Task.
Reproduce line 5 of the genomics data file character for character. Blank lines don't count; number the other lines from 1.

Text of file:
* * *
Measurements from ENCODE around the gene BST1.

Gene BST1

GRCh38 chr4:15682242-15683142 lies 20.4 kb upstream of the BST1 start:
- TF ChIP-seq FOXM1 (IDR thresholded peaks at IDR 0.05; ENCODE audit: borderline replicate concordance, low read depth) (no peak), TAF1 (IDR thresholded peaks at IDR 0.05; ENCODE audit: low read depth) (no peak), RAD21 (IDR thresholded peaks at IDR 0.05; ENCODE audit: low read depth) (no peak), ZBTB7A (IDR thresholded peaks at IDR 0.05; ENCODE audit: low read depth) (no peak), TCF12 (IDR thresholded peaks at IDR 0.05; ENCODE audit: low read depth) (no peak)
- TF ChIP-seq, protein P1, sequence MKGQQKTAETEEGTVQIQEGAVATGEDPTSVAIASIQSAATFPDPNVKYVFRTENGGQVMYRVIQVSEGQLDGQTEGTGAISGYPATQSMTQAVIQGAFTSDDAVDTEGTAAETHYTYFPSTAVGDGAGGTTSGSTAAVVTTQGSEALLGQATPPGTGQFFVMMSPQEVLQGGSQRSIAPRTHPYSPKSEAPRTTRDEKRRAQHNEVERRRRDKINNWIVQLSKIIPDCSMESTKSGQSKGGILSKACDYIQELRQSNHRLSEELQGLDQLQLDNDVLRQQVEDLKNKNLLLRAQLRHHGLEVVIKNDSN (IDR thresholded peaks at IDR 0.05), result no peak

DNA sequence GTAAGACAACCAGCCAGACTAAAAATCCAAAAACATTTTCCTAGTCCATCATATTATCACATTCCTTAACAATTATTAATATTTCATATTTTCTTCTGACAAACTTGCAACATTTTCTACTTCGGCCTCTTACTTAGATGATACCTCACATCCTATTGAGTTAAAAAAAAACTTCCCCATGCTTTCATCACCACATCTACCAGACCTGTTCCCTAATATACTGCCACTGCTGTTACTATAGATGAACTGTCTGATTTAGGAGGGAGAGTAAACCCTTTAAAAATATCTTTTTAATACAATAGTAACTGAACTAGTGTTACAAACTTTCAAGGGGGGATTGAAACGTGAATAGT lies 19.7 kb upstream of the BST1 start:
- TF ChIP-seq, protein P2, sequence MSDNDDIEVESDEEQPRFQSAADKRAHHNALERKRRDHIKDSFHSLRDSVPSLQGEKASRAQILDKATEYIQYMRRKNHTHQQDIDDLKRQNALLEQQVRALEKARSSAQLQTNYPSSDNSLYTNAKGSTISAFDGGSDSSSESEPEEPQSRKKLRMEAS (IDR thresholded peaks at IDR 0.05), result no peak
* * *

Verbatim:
- TF ChIP-seq, protein P1, sequence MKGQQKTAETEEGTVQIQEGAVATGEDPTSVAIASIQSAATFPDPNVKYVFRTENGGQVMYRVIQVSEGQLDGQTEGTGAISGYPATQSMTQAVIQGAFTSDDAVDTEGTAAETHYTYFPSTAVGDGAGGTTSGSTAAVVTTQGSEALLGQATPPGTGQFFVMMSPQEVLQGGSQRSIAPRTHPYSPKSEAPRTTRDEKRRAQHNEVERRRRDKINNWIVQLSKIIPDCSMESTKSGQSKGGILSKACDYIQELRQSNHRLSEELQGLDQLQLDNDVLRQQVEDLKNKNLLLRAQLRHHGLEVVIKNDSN (IDR thresholded peaks at IDR 0.05), result no peak